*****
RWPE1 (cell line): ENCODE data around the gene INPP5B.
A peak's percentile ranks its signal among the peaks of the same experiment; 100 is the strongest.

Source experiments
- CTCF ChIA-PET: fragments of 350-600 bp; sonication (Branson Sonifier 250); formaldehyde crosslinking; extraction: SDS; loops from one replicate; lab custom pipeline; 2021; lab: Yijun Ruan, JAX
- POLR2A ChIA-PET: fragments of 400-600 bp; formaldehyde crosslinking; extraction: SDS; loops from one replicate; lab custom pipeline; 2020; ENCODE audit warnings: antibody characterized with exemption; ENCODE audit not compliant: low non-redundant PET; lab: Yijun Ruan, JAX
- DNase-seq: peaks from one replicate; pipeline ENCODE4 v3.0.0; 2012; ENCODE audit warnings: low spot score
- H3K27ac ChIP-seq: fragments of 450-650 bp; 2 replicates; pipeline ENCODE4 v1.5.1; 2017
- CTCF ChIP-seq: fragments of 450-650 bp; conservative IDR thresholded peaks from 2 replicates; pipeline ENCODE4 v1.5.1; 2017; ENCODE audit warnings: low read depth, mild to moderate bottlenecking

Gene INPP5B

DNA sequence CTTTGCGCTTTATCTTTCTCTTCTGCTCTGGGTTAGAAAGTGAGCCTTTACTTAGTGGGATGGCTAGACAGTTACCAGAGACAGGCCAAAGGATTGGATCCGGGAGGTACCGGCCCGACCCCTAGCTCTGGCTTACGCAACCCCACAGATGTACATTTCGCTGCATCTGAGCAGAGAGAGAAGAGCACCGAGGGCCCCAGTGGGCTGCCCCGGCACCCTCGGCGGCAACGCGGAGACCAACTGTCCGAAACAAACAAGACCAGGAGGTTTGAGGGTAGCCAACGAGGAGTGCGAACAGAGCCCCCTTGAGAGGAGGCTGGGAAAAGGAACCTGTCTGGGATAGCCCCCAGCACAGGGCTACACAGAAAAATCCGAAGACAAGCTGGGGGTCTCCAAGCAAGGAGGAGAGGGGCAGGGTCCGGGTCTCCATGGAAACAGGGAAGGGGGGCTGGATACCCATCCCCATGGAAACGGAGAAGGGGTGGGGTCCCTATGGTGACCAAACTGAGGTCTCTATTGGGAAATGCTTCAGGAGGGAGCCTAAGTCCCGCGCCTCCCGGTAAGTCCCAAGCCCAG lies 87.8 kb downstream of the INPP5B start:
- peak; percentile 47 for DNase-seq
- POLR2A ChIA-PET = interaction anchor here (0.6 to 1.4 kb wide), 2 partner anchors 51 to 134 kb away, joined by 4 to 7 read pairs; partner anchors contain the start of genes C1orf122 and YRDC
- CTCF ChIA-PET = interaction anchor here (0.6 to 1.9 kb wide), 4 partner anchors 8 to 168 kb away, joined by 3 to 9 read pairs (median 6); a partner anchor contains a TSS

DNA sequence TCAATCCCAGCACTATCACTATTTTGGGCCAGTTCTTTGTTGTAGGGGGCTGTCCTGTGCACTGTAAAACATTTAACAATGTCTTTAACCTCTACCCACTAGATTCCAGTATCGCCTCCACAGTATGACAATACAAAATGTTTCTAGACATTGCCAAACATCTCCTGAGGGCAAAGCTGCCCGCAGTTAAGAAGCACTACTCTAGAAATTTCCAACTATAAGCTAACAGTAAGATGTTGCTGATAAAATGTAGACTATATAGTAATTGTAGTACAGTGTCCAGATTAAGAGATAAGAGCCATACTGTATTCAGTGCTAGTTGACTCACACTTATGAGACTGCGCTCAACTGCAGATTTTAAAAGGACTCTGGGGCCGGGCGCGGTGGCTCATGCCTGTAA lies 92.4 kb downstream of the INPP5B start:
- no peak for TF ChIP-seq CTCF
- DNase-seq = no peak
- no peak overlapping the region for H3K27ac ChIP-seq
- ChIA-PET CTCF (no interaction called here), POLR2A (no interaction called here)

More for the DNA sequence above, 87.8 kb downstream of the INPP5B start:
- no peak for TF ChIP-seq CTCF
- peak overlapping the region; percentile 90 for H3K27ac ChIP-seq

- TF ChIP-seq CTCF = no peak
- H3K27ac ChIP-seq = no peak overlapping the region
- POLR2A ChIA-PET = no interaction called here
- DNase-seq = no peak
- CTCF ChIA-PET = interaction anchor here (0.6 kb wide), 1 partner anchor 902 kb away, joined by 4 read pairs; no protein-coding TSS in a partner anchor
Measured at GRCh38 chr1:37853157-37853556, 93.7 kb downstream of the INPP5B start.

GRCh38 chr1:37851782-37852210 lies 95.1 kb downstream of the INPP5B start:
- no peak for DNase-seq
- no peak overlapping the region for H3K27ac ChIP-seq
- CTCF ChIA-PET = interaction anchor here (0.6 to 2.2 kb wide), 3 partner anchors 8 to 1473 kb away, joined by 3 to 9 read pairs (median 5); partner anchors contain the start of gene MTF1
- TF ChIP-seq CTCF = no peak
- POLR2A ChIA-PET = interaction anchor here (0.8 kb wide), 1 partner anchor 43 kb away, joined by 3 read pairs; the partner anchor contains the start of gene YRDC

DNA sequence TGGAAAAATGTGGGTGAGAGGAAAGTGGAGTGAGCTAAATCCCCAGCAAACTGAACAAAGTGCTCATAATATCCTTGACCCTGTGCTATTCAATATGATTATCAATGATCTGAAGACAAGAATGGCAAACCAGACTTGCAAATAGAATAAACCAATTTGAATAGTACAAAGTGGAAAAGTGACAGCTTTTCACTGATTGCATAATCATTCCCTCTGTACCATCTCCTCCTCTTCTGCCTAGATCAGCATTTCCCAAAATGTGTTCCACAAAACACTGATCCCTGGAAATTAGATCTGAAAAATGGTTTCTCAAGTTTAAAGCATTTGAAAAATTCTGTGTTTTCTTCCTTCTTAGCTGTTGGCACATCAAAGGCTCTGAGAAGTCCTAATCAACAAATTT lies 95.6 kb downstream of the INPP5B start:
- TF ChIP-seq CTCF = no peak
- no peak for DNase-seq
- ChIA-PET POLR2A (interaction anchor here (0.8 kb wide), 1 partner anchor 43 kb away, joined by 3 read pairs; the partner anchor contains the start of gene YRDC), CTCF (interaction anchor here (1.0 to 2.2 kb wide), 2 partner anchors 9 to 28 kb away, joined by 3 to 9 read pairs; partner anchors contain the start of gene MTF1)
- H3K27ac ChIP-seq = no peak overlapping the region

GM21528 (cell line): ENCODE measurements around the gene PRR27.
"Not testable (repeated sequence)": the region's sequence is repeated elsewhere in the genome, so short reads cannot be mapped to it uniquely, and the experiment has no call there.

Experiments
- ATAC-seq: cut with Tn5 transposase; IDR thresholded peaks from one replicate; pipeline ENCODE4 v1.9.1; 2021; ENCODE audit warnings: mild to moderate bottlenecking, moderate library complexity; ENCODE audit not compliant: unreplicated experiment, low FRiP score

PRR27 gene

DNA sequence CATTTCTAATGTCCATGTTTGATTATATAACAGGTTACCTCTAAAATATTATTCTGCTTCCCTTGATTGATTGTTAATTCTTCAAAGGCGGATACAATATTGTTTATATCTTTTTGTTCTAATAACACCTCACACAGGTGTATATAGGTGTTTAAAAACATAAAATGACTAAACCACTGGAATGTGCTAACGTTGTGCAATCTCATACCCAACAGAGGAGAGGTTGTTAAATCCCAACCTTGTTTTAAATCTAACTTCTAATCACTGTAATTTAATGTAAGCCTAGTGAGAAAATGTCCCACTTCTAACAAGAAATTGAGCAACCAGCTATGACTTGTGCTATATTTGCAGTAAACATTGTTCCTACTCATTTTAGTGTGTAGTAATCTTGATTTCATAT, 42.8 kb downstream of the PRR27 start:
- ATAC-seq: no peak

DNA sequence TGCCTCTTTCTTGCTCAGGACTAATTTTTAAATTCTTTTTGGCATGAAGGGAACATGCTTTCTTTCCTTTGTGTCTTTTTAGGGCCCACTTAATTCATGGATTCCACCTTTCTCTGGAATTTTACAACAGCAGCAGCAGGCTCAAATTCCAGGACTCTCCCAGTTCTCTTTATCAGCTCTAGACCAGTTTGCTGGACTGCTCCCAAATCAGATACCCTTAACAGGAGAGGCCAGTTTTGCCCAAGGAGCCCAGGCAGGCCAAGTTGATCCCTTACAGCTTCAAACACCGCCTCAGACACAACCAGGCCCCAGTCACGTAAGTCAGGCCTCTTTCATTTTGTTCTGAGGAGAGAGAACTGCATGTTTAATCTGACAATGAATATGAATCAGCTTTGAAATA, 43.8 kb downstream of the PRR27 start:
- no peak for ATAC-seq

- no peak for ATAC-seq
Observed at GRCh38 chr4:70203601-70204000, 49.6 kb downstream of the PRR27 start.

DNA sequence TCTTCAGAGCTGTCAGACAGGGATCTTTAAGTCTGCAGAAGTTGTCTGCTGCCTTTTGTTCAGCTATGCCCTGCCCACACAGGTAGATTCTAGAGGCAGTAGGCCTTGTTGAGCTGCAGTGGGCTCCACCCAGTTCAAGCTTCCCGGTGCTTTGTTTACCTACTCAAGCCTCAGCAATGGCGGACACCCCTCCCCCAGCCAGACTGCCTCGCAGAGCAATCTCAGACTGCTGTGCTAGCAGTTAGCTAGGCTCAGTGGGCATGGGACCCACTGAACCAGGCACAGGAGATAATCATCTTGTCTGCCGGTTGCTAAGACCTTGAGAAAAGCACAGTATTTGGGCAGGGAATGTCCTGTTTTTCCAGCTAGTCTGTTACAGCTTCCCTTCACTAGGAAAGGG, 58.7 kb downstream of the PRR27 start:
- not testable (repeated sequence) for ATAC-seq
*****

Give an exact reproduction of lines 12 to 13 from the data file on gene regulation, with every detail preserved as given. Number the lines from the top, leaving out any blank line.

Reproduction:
- POLR2A ChIA-PET = interaction anchor here (0.6 to 1.4 kb wide), 2 partner anchors 51 to 134 kb away, joined by 4 to 7 read pairs; partner anchors contain the start of genes C1orf122 and YRDC
- CTCF ChIA-PET = interaction anchor here (0.6 to 1.9 kb wide), 4 partner anchors 8 to 168 kb away, joined by 3 to 9 read pairs (median 6); a partner anchor contains a TSS